Finally, a sign that things may be looking up.
Parents who struggle to find the time to work, make dinner, buy groceries and drive kids from one activity to another are desperately in need of a financial ally, such as MyJobChart, and something that adds much needed structure to the chaos that is day to day life and robust daily routines.
"A lot of families say it (MyJobChart) helps cut down on harping and harassing of kids to do things. It is easy and engaging and gives kids some autonomy. Accountability and responsibility mean so much when it comes to teaching a kid," says Murset, who also has seen how his own creation has created an at home environment that is satisfying.
"I haven't taken out the trash for two years, and I love that one of my kids are accountable for that," Murset proudly decrees.
Parents who use MyJobChart find those same results equally rewarding and relaxing, along with surprisingly enlightening, especially when their child begins watching how money is spent and actually is able to discern between a bad buying decision or one that is financially sound.
As much as mom and dad have to take control of teaching their kids about money, they're not the only ones that fall woefully short when it comes to dishing the dirt on how to efficiently spend, save or manage assets.
"I think parents are busier now than they've ever been," says Murset, in response to how or why money misgivings with today's kids seems unusually dreadful. "I think that (busy parents) is part of it, but I think another part is some reason parents think schools are teaching that stuff (money managing) and that's not the case."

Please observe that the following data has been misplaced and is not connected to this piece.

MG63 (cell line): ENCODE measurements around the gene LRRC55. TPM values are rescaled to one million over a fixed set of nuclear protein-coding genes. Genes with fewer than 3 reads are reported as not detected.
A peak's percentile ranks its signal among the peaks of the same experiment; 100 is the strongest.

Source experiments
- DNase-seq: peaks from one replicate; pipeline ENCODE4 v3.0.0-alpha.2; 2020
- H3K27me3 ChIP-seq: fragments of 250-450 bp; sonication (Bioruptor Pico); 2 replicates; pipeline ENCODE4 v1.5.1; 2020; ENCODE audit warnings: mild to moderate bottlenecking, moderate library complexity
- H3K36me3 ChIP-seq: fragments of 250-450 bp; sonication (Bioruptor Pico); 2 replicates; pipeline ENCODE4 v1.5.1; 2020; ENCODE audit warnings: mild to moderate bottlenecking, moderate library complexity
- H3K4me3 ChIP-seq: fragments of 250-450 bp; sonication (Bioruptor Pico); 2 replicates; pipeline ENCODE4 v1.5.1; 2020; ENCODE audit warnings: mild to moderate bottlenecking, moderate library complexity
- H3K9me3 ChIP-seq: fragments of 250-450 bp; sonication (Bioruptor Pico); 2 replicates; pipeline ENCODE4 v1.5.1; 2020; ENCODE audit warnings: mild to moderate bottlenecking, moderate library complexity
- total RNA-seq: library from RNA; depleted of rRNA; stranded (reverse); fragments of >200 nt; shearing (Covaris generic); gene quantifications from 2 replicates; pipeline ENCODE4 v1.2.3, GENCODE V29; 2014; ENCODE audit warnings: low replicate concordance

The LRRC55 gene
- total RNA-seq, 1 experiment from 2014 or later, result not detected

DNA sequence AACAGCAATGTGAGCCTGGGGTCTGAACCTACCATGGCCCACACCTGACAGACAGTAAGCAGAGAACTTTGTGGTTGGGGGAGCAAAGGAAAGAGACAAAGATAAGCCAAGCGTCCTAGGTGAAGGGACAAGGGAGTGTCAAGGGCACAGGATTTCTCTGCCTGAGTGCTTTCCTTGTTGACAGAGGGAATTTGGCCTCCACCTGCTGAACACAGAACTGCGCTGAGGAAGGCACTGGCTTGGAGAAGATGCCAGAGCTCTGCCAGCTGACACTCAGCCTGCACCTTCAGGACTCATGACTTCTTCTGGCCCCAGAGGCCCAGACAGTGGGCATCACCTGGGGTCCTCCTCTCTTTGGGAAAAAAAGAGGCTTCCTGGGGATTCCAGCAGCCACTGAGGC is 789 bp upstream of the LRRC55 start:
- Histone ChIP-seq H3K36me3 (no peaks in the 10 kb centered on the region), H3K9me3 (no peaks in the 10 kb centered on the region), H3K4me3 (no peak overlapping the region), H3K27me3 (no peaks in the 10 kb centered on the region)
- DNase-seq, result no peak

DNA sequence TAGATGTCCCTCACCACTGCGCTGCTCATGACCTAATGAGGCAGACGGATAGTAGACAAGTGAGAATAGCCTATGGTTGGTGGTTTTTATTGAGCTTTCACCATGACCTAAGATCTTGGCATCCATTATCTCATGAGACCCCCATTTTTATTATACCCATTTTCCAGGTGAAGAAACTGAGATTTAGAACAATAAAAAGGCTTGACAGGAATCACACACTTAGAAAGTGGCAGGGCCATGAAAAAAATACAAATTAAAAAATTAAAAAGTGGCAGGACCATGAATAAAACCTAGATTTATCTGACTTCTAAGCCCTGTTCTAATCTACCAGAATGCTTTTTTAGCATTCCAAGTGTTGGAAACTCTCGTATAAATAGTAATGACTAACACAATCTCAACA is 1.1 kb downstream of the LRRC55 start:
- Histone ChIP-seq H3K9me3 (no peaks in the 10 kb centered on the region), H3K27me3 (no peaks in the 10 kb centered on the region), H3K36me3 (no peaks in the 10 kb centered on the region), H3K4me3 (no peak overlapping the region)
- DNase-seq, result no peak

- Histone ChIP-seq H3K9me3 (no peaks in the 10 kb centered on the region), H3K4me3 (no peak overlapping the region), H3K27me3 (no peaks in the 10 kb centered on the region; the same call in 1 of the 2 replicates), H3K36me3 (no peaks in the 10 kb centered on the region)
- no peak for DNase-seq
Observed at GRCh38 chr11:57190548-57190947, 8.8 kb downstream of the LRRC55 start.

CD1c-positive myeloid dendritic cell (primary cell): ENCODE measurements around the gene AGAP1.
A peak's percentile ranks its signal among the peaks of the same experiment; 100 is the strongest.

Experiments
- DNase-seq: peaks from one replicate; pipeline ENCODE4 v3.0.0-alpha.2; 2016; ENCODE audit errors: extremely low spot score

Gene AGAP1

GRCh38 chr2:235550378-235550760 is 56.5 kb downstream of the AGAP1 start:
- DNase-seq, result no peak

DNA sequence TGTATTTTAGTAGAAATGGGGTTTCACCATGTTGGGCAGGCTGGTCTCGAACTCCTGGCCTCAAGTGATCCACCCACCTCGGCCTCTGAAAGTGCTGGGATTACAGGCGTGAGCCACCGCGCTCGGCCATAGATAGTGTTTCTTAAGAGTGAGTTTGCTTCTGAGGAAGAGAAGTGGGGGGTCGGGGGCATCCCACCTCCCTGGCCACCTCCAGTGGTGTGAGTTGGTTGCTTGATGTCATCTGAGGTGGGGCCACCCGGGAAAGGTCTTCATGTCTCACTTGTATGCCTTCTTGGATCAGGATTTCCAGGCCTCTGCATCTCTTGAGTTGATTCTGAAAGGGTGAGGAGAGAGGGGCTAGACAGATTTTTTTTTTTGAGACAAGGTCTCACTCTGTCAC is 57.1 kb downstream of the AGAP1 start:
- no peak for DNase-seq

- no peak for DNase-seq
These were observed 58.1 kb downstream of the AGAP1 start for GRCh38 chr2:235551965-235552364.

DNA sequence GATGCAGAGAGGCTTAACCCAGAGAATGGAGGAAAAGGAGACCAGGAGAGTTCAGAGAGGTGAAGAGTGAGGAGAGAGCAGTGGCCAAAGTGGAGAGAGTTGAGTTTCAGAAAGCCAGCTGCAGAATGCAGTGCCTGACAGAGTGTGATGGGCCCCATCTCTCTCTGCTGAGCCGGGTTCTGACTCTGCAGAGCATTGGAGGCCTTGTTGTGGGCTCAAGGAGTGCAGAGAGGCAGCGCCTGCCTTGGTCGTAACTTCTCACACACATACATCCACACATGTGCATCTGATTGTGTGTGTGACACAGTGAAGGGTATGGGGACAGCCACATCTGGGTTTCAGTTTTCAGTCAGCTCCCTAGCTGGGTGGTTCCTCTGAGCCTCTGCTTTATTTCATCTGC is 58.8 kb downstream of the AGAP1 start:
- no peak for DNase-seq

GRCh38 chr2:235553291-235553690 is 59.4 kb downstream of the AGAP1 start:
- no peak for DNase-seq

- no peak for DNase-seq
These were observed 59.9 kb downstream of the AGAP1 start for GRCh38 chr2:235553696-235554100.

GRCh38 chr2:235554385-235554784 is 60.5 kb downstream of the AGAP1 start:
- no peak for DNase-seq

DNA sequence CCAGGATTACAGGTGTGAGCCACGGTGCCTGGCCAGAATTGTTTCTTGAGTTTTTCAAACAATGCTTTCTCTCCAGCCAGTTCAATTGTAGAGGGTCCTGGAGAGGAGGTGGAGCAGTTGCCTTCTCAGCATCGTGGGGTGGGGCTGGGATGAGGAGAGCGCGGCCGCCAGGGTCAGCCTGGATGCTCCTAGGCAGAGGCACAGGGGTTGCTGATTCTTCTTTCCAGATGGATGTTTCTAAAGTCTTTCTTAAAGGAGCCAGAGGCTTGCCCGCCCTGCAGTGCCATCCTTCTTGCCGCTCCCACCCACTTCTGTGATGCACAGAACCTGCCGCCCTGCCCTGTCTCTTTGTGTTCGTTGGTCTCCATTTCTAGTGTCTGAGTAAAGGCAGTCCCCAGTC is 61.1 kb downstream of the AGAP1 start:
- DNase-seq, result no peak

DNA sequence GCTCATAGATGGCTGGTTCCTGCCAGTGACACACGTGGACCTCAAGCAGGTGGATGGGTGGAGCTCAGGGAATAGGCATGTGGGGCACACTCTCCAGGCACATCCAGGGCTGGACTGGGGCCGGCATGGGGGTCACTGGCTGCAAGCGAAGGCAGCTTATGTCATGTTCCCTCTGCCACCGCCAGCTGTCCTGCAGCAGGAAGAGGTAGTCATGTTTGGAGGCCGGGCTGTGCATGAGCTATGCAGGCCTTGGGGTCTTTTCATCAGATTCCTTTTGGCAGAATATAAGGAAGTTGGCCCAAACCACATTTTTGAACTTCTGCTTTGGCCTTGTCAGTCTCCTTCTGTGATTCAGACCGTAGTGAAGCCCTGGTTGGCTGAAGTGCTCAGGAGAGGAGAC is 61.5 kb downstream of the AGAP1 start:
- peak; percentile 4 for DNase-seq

You could perhaps pinpoint the void of teaching finances at an early age as part of school curriculum as a smaller aspect of a larger problem when it comes to money as a whole. That previously mentioned "allowance" might seem a bit passe given that today's society, parents included, is a "buy now, pay later" ideology that has children watching parents simply swipe credit or debit cards without any real knowledge of money or how it works.
"There's no more 'nickels and dimes' and in a new way of spending money, it's all electronic," Murset says. "You'd give your kids four quarters or three dollar bills and you had a piggy bank on the dresser. Now, it's a card swipe thing."
Murset says MyJobChart lends itself to not necessarily bringing the piggy bank out of retirement but rather using an applicable and modern "points" system. Kids understand the points concept, and MyJobChart allows children to turn points into real money with resounding and remarkable results.
In the end, any discussion regarding money or financial gumption needs to be just that, an open ended conversation between parents and kids. According to Murset, gone are the days of long winded, counterproductive lectures or hard nosed speeches from mom or dad with little or no feedback from kids on various matters, money included.
"Kids have to understand the why or it falls flat," Murset says. "You don't have to lecture (as parents). If have you have conversations, you don't have to lecture. For example, a typical prom is now $1,100; that's craziness but there needs to be a straight conversation about that (savings, sharing, spending, etc.)."
Technology, much like MyJobChart illustrates, doesn't always have to be the "bad guy" in this situation, although it certainly plays the part well.
"So many kids are struggling with work ethic; their time is being sucked in by Facebook, social media or video games," Murset says. "The alternative is teaching them work and, at the end of the day, life is work, and use technology in a good way to facilitate meaningful conversations."
And, naturally, make sure those impactful chats start sooner than later.